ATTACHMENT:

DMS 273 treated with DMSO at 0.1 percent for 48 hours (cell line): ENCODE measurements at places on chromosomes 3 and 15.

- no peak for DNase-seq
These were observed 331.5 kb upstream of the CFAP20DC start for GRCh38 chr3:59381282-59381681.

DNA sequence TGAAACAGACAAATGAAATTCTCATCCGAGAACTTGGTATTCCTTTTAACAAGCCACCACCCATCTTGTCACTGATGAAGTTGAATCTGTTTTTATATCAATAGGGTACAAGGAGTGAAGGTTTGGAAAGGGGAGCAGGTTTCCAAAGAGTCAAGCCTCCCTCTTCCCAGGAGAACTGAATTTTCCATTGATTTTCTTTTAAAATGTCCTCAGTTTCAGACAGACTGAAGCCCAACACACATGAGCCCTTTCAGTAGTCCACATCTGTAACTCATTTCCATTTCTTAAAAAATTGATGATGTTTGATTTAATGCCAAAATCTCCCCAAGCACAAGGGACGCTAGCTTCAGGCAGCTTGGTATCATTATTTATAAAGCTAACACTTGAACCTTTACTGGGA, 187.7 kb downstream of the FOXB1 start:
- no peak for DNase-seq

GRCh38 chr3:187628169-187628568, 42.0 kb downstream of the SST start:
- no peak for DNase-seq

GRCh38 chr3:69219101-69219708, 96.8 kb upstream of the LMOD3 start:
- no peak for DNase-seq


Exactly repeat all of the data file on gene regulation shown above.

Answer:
DMS 273 treated with DMSO at 0.1 percent for 48 hours (cell line): ENCODE measurements at places on chromosomes 3 and 15.

- no peak for DNase-seq
These were observed 331.5 kb upstream of the CFAP20DC start for GRCh38 chr3:59381282-59381681.

DNA sequence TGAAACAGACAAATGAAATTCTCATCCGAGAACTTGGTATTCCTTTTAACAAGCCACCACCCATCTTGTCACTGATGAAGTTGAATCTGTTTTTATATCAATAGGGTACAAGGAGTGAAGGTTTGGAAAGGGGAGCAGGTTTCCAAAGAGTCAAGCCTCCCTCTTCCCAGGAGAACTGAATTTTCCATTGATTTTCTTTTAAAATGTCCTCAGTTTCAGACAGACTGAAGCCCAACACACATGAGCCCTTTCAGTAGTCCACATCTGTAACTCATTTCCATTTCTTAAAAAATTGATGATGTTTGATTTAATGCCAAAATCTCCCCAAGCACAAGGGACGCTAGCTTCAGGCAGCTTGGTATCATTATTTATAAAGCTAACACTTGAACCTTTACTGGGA, 187.7 kb downstream of the FOXB1 start:
- no peak for DNase-seq

GRCh38 chr3:187628169-187628568, 42.0 kb downstream of the SST start:
- no peak for DNase-seq

GRCh38 chr3:69219101-69219708, 96.8 kb upstream of the LMOD3 start:
- no peak for DNase-seq